Published date01 December 2012
Date01 December 2012
Citation(2012) 24 SAcLJ 143
AuthorTER Kah Leng LLM (Bristol); Barrister (Lincoln's Inn), Advocate and Solicitor (Singapore); Associate Professor, NUS Business School, National University of Singapore.

Towards Consumer Data Protection Legislation in Singapore

Information privacy is commonly protected in three ways. The first is a mandatory legislative framework which allows organisations to collect and hold data, subject to certain legal obligations, while protecting the rights of individuals to information privacy (data protection). The second is a co-regulatory scheme administered by the Government and industry. The third comprises industry-based, self-regulatory codes which are voluntary business initiatives, not laws. Singapore is proposing general base-line data protection legislation applicable only to the private sector which will operate alongside existing sector-specific statutes that govern certain public and commercial sectors. The long awaited Consumer Data Protection Bill is expected in 2012, after five years of an inter-ministry review. This is long overdue in view of global commerce and networks and the prevalence of data protection laws in many countries, among which are Singapore's major trading partners. This article will review the limited data protection that Singapore offers prior to the proposed legislation, trace the reasons in support of specific laws and suggest how the proposed framework could benefit from the experience of well-respected international and national initiatives in the area of information privacy.

I. Introduction

1 The personal information that is collected by marketing and human resource departments of commercial organisations and data collecting companies about their customers, employees and other parties is a valuable asset and an important business tool. Personal information1 may be needed for a variety of purposes: for completing

a transaction or payment, providing service support, marketing products, detecting and preventing security threats, participating in contests and surveys or applying for a job. These practices pose very real legal compliance issues for organisations handling personal information, particularly in countries with data protection laws which govern the collection, use and disclosure,2 security and transfer to third parties3 and third countries of personal information. These practices also raise issues related to the ethical and correct exploitation of personal information. Trust and confidence in privacy and security in an online environment, as much as the credibility of the merchant and trustworthiness of the transaction, are matters of real concern to customers.
II. Protection of information privacy

2 With such critical issues in mind, it is surprising that Singapore, a financial centre and nation aspiring to be an e-commerce hub, has not been in the forefront of enacting specific data protection laws. Data protection may be viewed as part of the right to privacy, giving the individual the right to know, and to exercise control over, how personal information is collected, used and disclosed. Privacy, however, is not a constitutionally protected right in Singapore. Instead, limited protection is given to personal information under a bewildering variety of sector-specific statutes4 (numbering over 160), through self or co-regulatory industry codes of practice,5 contractual obligations or the common law.6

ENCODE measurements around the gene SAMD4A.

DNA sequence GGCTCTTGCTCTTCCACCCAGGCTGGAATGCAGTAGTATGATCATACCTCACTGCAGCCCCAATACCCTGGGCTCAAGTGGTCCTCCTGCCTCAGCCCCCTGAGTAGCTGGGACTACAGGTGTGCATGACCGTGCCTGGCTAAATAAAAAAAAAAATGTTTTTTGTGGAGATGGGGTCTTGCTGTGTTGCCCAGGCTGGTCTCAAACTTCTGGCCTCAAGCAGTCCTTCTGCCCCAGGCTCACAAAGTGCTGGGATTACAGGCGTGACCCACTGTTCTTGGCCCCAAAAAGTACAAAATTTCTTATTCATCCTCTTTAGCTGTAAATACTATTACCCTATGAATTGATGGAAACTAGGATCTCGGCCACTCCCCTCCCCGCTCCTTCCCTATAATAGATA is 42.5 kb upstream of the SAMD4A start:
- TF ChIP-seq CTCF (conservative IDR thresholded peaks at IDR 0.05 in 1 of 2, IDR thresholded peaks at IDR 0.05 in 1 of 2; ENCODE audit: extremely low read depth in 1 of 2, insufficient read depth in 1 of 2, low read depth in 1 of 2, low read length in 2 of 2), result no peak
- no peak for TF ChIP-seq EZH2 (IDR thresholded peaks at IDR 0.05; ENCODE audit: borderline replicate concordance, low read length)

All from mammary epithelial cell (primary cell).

3 Sector-specific statutes are of limited scope and application with regard to data protection. They contain secrecy and disclosure provisions which typically penalise the unauthorised release of personal information. Industry-specific codes7 may be directly relevant but lack legal force and sanction. A good example is the Model Data Protection Code for the Private Sector (“Model Code”) developed by the National Internet Advisory Committee (“NIAC”) Legal Subcommittee in December 2002. The Model Code,8 based on internationally recognised standards, is a voluntary co-regulatory scheme co-ordinated by the National Trust Council (“NTC”) representing industry and the Government (Ministry of Trade and Industry). The Model Code has been incorporated into the accreditation criteria for the “TrustSg”,9 a nation-wide e-merchant trustmark intended to create a more secure online business environment. This is an initiative by the NTC and supported by the Infocomm Development Authority of Singapore (“IDA”).10 Currently, the trustmark programme is compulsory for all government ministries and agencies. Businesses accredited with the “TrustSg” seal displayed on websites and physical storefronts signify that they are compliant to a code of conduct representing fair business, marketing and advertising practices drawn from the Model Code and that they respect customer privacy by adhering to privacy principles and proper management of customers' personal data. They include informing customers of the policies and procedures for managing personal data, the purposes of the data collection, their use and the need for consent before disclosing to third parties.